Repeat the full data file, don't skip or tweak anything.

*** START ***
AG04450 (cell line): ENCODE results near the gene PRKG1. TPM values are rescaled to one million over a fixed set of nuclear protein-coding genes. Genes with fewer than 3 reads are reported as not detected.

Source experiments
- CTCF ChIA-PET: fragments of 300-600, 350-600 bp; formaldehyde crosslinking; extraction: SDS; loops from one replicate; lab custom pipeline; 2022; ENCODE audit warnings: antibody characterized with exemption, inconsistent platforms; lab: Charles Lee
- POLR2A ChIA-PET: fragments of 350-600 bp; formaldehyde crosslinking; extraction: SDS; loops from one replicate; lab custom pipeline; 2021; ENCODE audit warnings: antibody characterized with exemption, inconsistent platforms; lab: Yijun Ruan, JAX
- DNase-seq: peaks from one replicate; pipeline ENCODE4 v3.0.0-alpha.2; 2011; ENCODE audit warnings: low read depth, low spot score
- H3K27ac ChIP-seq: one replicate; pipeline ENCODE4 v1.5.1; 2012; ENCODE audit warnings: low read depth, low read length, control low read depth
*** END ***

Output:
AG04450 (cell line): ENCODE results near the gene PRKG1. TPM values are rescaled to one million over a fixed set of nuclear protein-coding genes. Genes with fewer than 3 reads are reported as not detected.

Source experiments
- CTCF ChIA-PET: fragments of 300-600, 350-600 bp; formaldehyde crosslinking; extraction: SDS; loops from one replicate; lab custom pipeline; 2022; ENCODE audit warnings: antibody characterized with exemption, inconsistent platforms; lab: Charles Lee
- POLR2A ChIA-PET: fragments of 350-600 bp; formaldehyde crosslinking; extraction: SDS; loops from one replicate; lab custom pipeline; 2021; ENCODE audit warnings: antibody characterized with exemption, inconsistent platforms; lab: Yijun Ruan, JAX
- DNase-seq: peaks from one replicate; pipeline ENCODE4 v3.0.0-alpha.2; 2011; ENCODE audit warnings: low read depth, low spot score
- H3K27ac ChIP-seq: one replicate; pipeline ENCODE4 v1.5.1; 2012; ENCODE audit warnings: low read depth, low read length, control low read depth